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PPT – AVL Trees Data Structures Fall 2006 Evan Korth PowerPoint presentation | free to download - id: 1f48c2-ZDc1Z

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AVL Trees Data Structures Fall 2006 Evan Korth

- Adopted from
- a presentation by Simon Garrett
- and the Mark Allen Weiss book

AVL (Adelson-Velskii and Landis) tree

- A balanced binary search tree where the height of

the two subtrees (children) of a node differs by

at most one. Look-up, insertion, and deletion are

O( log n), where n is the number of nodes in the

tree. - http//www.cs.jhu.edu/goodrich/dsa/trees/avltree.

html

Source nist.gov

Definition of height (reminder)

- Height the length of the longest path from a

node to a leaf. - All leaves have a height of 0
- An empty tree has a height of 1

The insertion problem

- Unless keys appear in just the right order,

imbalance will occur - It can be shown that there are only two possible

types of imbalance (see next slide) - Left-left (or right-right) imbalance
- Left-right (or right-left) imbalance
- The right-hand imbalances are the same, by

symmetry

The two types of imbalance

- Left-right (right-left)

- Left-left (right-right)

There are no other possibilities for the left (or

right) subtree

Localising the problem

- Two principles
- Imbalance will only occur on the path from the

inserted node to the root (only these nodes have

had their subtrees altered - local problem) - Rebalancing should occur at the deepest

unbalanced node (local solution too)

Left(left) imbalance (1) and right(right)

imbalance, by symmetry

- B and C have the same height
- A is one level higher
- Therefore make 1 the new root, 2 its right child

and B and C the subtrees of 2

- Note the levels

Left(left) imbalance (2) and right(right)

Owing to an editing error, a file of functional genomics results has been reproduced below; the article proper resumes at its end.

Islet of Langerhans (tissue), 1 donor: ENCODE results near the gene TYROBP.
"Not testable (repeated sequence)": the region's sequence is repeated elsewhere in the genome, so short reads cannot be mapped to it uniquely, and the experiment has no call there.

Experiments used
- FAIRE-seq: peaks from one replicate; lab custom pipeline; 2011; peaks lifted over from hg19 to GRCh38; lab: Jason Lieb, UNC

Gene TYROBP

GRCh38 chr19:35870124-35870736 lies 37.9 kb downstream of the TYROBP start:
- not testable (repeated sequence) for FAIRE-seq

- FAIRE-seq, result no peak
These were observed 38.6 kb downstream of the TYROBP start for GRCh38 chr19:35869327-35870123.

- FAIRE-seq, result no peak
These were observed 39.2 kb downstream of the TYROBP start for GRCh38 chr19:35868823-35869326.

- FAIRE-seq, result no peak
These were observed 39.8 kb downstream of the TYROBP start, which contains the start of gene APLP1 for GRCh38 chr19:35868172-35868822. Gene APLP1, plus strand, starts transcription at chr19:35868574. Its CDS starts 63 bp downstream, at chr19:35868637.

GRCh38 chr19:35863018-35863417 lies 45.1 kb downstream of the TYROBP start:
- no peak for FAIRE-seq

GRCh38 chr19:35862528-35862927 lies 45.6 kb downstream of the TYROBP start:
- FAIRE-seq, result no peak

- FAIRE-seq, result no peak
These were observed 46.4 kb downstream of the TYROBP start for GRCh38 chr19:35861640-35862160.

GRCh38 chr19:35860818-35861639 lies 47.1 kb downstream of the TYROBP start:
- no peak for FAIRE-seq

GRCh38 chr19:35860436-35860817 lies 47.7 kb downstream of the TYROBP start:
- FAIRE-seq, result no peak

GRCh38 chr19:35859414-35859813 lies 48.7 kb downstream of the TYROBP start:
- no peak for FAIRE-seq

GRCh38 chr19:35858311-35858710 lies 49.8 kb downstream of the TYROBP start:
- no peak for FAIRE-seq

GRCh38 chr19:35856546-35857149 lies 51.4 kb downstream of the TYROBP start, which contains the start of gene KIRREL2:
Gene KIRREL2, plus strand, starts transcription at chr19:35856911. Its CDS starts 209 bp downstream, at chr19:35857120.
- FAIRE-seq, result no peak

imbalance, by symmetry

- B and C have the same height
- A is one level higher
- Therefore make 1 the new root, 2 its right child

and B and C the subtrees of 2 - Result a more balanced and legal AVL tree

- Note the levels

Single rotation

Left(right) imbalance (1) and right(left)

imbalance by symmetry

- Cant use the left-left balance trick - because

now its the middle subtree, i.e. B, thats too

deep. - Instead consider whats inside B...

Left(right) imbalance (2) and right(left)

imbalance by symmetry

- B will have two subtrees containing at least one

item (just added - We do not know which is too deep - set them both

to 0.5 levels below subtree A

Left(right) imbalance (3) and right(left)

imbalance by symmetry

- Neither 1 nor 3 worked as root node so make 2 the

root - Rearrange the subtrees in the correct order
- No matter how deep B1 or B2 (/- 0.5 levels) we

get a legal AVL tree again

double rotation

insert method

- private AvlNode insert( Comparable x, AvlNode t

) - /1/ if( t null )
- t new AvlNode( x, null, null )
- /2/ else if( x.compareTo( t.element ) lt 0 )
- t.left insert( x, t.left )
- if( height( t.left ) - height( t.right ) 2

) - if( x.compareTo( t.left.element ) lt 0 )
- t rotateWithLeftChild( t )
- else
- t doubleWithLeftChild( t )
- /3/ else if( x.compareTo( t.element ) gt 0 )
- t.right insert( x, t.right )
- if( height( t.right ) - height( t.left ) 2

) - if( x.compareTo( t.right.element ) gt 0 )
- t rotateWithRightChild( t )

rotateWithLeftChild method

- private static AvlNode rotateWithLeftChild(

AvlNode k2 ) - AvlNode k1 k2.left
- k2.left k1.right
- k1.right k2
- k2.height max( height( k2.left ), height(

k2.right ) ) 1 - k1.height max( height( k1.left ), k2.height )

1 - return k1

rotateWithRightChild method

- private static AvlNode rotateWithRightChild(

AvlNode k1 ) - AvlNode k2 k1.right
- k1.right k2.left
- k2.left k1
- k1.height max( height( k1.left ), height(

k1.right ) ) 1 - k2.height max( height( k2.right ), k1.height )

1 - return k2

doubleWithLeftChild method

- private static AvlNode doubleWithLeftChild(

AvlNode k3 ) - k3.left rotateWithRightChild( k3.left )
- return rotateWithLeftChild( k3 )

doubleWithRightChild method

- private static AvlNode doubleWithRightChild(

AvlNode k1 ) - k1.right rotateWithLeftChild( k1.right )
- return rotateWithRightChild( k1 )